Labour’s Shadow Cabinet reshuffle is interesting – no, really – because it finally lays to rest the myth of Red Ed.

Previously, the shadow Cabinet was decided by a vote in the party, a bizarre type of beauty contest but it also showed where the party’s heart lay in terms of who it wanted to represent it in Opposition.  Changes to party rules did away with this contest, widely viewed as having hamstrung the party leader.  Well, no more, for this reshuffle ensured he got the chance to start drafting his people in to the Shadow Cabinet, the people he feels most comfortable with working.

A quick run through the winners and losers:  John Denham and John Healey stood down of their own accord, and who are we to doubt the veracity of that claim, especially as the correspondence backs it up.  Gone are Ann McKechin, Angela Eagle is moved sideways, Shaun Woodward also steps down and Meg Hillier vanishes.  A bit of musical chairs – Ivan Lewis and Harriet Harman swap roles at media, culture and sport and international development respectively;  Andy Burnham moves from education to health and the supposed big hitters of Balls, Alexander, Cooper et al stay where they are.

Incomers include returnees Stephen Twigg to education, Caroline Flint to energy and climate change [update:  thanks to commenter who pointed out this is in fact a sideways move but arguably still a promotion, as a more high profile role than previous one at communities and local government?] and Tom Watson to a party role as depute Chair and campaign co-ordinator.  Newbies are Chuka Umunna, Rachel Reeves, Liz Kendall, Margaret Curran and Mike Dugher. And big black marks for the Guardian for ignoring Margaret Curran’s elevation and conversely to the Scottish press for overly focusing on this appointment almost to the exclusion of others.

None too subtly, Ed has put to bed all the supposed monikers of Red, Purple, Blue and returned to what he – and the rest – know best:  New Labour.  Some commentators suggest he has brought in Brown’s bruisers to add a bit of muscle to his front bench, but Tom Watson is actually the only one who can be categorised thus, and his is a backroom role.  Mike Dugher may have been close to Brown but his role previously was in the shadows, not out in the open.

No, Ed has re-introduced a flash of Blairism but is also creating a Cabinet in his own image.  The new folks – Margaret Curran aside, who actually has real government experience and an interesting hinterland to contribute – might ostensibly represent Labour heartland territory but like Ed, they are party appartchiks or are unrepresentative of Labour’s traditions.  Nothing wrong with that, when it is talent that counts, but it finally puts to rest the idea, stubbornly held by some, that Ed Miliband’s election as leader would represent a return to old Labour values and approach.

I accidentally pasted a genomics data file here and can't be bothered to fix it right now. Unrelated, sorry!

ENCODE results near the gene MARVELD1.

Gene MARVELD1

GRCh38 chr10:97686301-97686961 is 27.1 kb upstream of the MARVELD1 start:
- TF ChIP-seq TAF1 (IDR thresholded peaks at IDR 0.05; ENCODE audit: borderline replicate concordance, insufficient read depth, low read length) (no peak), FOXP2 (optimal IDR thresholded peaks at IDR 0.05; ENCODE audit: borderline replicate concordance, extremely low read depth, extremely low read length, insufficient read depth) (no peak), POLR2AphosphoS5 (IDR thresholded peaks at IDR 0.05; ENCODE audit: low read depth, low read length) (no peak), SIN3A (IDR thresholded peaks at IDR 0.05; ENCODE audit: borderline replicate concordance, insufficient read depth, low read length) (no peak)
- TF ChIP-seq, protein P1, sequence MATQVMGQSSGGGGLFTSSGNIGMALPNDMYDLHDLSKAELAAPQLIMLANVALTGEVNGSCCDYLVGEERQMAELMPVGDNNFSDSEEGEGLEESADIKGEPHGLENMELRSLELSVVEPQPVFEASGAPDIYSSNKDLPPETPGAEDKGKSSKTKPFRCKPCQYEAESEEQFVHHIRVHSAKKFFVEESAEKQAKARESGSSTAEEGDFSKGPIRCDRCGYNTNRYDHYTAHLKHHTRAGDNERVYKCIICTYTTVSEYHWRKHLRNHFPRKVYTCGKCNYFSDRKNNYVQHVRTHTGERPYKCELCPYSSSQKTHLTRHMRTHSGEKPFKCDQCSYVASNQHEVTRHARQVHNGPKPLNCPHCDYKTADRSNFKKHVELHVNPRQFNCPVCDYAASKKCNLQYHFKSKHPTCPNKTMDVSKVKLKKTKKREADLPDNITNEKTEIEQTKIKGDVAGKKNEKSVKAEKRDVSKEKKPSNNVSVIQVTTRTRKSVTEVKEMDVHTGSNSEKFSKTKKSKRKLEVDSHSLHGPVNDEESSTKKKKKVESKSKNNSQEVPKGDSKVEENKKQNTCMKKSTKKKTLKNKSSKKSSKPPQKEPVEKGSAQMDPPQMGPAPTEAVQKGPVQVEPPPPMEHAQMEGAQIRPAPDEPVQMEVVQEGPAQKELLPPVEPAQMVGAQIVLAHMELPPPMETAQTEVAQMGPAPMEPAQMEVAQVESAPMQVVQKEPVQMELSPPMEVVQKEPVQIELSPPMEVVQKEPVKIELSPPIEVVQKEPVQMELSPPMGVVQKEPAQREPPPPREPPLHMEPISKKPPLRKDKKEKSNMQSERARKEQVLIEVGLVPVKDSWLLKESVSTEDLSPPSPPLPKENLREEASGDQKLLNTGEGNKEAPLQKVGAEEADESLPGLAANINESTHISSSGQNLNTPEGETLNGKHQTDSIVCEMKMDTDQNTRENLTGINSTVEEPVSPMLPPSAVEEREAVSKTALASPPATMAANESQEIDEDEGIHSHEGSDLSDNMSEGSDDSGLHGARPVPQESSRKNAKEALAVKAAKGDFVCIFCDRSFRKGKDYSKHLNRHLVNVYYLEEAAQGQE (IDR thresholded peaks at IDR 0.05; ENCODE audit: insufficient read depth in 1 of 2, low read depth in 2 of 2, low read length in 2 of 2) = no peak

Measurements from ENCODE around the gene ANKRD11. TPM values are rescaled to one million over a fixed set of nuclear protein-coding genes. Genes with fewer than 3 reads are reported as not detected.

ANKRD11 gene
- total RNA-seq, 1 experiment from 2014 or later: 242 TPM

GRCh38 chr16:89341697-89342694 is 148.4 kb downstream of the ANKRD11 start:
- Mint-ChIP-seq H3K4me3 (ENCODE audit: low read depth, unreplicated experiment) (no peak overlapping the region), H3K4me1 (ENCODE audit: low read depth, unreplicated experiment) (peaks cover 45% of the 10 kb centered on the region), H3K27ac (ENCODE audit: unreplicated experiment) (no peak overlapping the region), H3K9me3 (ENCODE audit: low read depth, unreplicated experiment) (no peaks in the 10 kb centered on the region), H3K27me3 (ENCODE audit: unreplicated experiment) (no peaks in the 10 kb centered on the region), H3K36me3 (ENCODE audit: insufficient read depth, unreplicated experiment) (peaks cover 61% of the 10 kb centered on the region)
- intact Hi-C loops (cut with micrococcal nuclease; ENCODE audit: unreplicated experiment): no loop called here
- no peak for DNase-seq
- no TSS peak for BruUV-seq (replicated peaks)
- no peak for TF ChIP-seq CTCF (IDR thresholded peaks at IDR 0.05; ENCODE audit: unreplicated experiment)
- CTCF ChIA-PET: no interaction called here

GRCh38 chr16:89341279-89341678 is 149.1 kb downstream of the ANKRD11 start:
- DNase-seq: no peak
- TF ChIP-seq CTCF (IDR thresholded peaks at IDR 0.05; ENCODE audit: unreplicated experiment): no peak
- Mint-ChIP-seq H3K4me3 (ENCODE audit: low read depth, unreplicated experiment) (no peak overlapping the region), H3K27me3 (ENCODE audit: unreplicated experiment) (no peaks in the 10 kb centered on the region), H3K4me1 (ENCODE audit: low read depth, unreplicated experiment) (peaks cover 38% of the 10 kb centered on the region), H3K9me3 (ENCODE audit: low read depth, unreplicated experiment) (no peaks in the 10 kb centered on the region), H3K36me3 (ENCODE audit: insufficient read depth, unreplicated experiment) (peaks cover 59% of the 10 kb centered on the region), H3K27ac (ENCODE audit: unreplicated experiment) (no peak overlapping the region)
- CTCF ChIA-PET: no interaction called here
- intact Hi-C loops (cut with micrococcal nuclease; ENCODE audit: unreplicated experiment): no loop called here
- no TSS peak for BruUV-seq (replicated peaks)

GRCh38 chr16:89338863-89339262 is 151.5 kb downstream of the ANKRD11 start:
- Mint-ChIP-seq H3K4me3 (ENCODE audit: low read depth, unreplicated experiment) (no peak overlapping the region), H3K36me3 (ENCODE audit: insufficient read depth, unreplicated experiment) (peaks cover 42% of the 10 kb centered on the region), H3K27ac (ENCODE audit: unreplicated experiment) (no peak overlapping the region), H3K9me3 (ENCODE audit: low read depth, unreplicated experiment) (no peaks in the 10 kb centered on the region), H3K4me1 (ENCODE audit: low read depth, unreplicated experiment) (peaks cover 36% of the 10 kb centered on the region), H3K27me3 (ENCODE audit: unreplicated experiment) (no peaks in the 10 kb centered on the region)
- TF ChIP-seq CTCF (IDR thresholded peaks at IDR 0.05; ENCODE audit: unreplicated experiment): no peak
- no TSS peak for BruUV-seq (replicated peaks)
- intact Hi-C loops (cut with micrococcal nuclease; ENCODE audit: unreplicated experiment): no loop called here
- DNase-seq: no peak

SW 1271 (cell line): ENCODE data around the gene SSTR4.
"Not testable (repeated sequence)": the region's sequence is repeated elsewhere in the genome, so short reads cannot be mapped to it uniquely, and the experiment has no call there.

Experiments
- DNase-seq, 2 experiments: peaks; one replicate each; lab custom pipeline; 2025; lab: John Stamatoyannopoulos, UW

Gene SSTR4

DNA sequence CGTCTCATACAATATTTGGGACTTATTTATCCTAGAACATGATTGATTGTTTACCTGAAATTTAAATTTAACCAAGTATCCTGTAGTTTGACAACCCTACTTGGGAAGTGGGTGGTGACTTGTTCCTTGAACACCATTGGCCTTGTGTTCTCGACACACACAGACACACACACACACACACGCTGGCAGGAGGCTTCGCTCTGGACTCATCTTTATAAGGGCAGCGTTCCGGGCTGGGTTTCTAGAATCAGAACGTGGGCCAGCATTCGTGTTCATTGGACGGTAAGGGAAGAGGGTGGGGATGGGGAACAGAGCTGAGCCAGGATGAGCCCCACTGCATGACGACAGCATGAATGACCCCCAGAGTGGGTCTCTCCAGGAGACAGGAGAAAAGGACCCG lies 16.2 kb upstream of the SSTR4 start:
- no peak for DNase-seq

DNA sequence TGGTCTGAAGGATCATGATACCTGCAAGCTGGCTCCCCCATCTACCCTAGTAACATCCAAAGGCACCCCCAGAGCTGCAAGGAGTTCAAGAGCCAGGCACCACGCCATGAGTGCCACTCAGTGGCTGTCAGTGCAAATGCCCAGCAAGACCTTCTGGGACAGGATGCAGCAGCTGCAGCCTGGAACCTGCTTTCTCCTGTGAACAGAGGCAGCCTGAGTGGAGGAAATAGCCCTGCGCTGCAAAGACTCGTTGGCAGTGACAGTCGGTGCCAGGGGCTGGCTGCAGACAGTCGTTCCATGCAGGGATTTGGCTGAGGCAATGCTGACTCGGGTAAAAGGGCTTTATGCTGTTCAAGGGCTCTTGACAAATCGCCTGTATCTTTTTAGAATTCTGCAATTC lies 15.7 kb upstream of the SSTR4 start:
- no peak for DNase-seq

Rachel Reeves has a banking/business background, Liz Kendall came up through think-tanks to be a ministerial advisor, while Michael Dugher has also served in a number of advisory roles and Chuka Umunna represents all that is hopeful and shiny but is definitely on the right side of the party.  Some of them, then, have very similar backgrounds and trajectories to Ed and other current Shadow Cabinet members.

And it is interesting because despite signals to the contrary – the conference speech, the ditching of public symbols of New Labour – some instincts are hard to ditch.  Ed Miliband is a creature of New Labour whose career was nurtured and weaned at the knee of Blair and Brown.  His party – as evidenced by its vote in the last Shadow Cabinet elections and the response to his recent conference speech – yearn for a turn to the left, to rediscover old roots and values, albeit with a modern twist.

Yet Miliband seeks succour and progress elsewhere. Constructs like the “good society” and the “squeezed middle”, as well as key planks of the plan for growth announced by Balls sit comfortably within the New Labour tent;  their links to old Labour values of fairness, equality and social justice are also evident but actually are more contrived.

Ultimately, it is the neo-liberal policy tendency and culture which is triumphing here, that accepts the basic tenets of a market-driven and oriented society; where home ownership is good, renting bad;  where work is the only route out of poverty;  where the private sector has as big a role to play in service design and delivery as the public;  where performance-driven targets related to crude outputs still reign;  and where wealth is okay, so long as it was earned productively.

Taking all that into account, his choice of shadow Cabinet members becomes less surprising.  He is surrounding himself with like-minded people, people he feels can create the platform he wants to project and offer the electorate, and it ain’t one that is going back to the future.

The idea that Ed Miliband would usher in a new era for the Labour party and construct a social and economic policy platform that cut ties with New Labour’s recent past was clearly fanciful.  New Labour might be being wiped from the public memory banks but its instincts and influence remain.  It’s old Labour that is being buried, along with Red Ed.  RIP.





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